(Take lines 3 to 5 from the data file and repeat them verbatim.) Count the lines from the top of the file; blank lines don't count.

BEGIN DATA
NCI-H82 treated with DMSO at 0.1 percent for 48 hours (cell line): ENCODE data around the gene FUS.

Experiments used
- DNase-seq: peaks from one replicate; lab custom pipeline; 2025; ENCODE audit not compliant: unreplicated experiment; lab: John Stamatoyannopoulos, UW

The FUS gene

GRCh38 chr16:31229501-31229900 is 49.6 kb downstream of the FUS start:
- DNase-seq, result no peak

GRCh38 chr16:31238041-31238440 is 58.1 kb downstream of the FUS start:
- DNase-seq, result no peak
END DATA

- DNase-seq: peaks from one replicate; lab custom pipeline; 2025; ENCODE audit not compliant: unreplicated experiment; lab: John Stamatoyannopoulos, UW

The FUS gene

GRCh38 chr16:31229501-31229900 is 49.6 kb downstream of the FUS start: